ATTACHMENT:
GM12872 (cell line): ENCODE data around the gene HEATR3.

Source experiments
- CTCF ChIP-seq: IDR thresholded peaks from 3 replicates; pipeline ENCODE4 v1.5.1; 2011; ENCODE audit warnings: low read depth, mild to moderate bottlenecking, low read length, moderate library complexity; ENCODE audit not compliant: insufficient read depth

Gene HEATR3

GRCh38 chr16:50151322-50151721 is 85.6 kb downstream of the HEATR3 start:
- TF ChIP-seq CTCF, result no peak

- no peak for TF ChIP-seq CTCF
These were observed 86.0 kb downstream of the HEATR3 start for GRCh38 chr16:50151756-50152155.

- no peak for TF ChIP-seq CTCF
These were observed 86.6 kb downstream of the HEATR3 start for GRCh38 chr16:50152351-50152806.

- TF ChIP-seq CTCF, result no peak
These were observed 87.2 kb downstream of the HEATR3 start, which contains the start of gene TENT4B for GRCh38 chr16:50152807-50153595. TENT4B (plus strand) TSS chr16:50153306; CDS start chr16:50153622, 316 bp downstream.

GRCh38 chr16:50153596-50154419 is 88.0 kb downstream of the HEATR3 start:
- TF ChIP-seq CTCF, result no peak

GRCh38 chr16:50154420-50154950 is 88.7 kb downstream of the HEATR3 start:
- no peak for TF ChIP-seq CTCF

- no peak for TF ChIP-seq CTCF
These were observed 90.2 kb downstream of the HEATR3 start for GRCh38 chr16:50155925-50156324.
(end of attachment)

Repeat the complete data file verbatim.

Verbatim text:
GM12872 (cell line): ENCODE data around the gene HEATR3.

Source experiments
- CTCF ChIP-seq: IDR thresholded peaks from 3 replicates; pipeline ENCODE4 v1.5.1; 2011; ENCODE audit warnings: low read depth, mild to moderate bottlenecking, low read length, moderate library complexity; ENCODE audit not compliant: insufficient read depth

Gene HEATR3

GRCh38 chr16:50151322-50151721 is 85.6 kb downstream of the HEATR3 start:
- TF ChIP-seq CTCF, result no peak

- no peak for TF ChIP-seq CTCF
These were observed 86.0 kb downstream of the HEATR3 start for GRCh38 chr16:50151756-50152155.

- no peak for TF ChIP-seq CTCF
These were observed 86.6 kb downstream of the HEATR3 start for GRCh38 chr16:50152351-50152806.

- TF ChIP-seq CTCF, result no peak
These were observed 87.2 kb downstream of the HEATR3 start, which contains the start of gene TENT4B for GRCh38 chr16:50152807-50153595. TENT4B (plus strand) TSS chr16:50153306; CDS start chr16:50153622, 316 bp downstream.

GRCh38 chr16:50153596-50154419 is 88.0 kb downstream of the HEATR3 start:
- TF ChIP-seq CTCF, result no peak

GRCh38 chr16:50154420-50154950 is 88.7 kb downstream of the HEATR3 start:
- no peak for TF ChIP-seq CTCF

- no peak for TF ChIP-seq CTCF
These were observed 90.2 kb downstream of the HEATR3 start for GRCh38 chr16:50155925-50156324.